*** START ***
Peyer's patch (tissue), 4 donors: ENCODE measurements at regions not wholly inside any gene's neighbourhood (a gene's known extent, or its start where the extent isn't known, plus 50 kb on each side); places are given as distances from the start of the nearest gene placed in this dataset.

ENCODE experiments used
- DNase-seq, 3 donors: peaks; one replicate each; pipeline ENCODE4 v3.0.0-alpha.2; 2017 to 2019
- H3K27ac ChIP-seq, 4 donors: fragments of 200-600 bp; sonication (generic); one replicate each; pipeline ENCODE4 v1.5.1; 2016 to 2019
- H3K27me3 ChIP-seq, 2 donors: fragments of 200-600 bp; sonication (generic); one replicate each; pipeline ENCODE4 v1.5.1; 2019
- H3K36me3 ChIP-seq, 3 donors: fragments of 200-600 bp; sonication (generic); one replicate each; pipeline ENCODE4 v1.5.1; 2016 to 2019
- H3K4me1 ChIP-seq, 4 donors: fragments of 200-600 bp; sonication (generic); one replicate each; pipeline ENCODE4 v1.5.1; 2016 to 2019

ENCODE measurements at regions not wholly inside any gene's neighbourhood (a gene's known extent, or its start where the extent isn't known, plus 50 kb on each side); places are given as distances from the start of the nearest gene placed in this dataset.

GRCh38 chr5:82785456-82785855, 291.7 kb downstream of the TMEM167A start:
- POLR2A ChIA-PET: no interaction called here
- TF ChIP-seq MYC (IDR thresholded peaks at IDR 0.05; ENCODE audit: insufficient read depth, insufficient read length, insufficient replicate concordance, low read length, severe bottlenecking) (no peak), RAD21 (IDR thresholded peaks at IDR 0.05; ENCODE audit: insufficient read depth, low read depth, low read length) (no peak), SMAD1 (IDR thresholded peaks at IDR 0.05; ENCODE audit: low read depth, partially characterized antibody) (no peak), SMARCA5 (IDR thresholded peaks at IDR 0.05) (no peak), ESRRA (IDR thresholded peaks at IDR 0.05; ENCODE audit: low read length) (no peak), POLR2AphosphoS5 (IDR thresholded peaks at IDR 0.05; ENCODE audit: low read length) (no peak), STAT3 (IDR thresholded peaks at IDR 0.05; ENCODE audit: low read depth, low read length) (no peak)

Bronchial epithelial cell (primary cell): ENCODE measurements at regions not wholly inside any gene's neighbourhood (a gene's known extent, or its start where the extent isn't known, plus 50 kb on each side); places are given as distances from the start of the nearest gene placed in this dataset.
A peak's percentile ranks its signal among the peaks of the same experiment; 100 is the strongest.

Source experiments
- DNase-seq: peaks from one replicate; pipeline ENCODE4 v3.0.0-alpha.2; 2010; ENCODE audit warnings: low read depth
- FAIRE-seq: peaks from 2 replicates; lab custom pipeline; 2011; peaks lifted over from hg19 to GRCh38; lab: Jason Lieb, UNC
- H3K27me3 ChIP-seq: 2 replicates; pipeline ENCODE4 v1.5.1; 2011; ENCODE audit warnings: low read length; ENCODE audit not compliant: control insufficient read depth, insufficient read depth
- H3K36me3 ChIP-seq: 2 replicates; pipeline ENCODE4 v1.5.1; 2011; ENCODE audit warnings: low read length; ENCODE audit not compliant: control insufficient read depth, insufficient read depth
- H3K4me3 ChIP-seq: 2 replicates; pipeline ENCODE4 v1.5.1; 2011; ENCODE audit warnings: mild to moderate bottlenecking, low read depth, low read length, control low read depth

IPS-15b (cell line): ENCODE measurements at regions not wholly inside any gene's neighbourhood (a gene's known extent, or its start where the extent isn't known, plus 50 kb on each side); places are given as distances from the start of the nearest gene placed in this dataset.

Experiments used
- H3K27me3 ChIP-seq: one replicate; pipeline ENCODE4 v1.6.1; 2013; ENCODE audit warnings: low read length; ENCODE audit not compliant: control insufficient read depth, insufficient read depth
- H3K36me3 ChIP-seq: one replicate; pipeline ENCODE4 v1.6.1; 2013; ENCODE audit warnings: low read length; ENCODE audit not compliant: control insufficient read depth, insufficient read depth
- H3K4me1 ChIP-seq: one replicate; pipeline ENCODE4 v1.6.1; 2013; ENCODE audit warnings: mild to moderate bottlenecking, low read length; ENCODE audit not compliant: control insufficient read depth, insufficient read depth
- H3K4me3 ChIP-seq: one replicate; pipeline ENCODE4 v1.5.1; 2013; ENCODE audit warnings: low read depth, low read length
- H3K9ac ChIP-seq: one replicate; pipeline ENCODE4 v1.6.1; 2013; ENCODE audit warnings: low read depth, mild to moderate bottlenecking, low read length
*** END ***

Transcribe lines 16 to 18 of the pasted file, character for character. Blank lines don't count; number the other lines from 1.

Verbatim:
- FAIRE-seq: peaks from 2 replicates; lab custom pipeline; 2011; peaks lifted over from hg19 to GRCh38; lab: Jason Lieb, UNC
- H3K27me3 ChIP-seq: 2 replicates; pipeline ENCODE4 v1.5.1; 2011; ENCODE audit warnings: low read length; ENCODE audit not compliant: control insufficient read depth, insufficient read depth
- H3K36me3 ChIP-seq: 2 replicates; pipeline ENCODE4 v1.5.1; 2011; ENCODE audit warnings: low read length; ENCODE audit not compliant: control insufficient read depth, insufficient read depth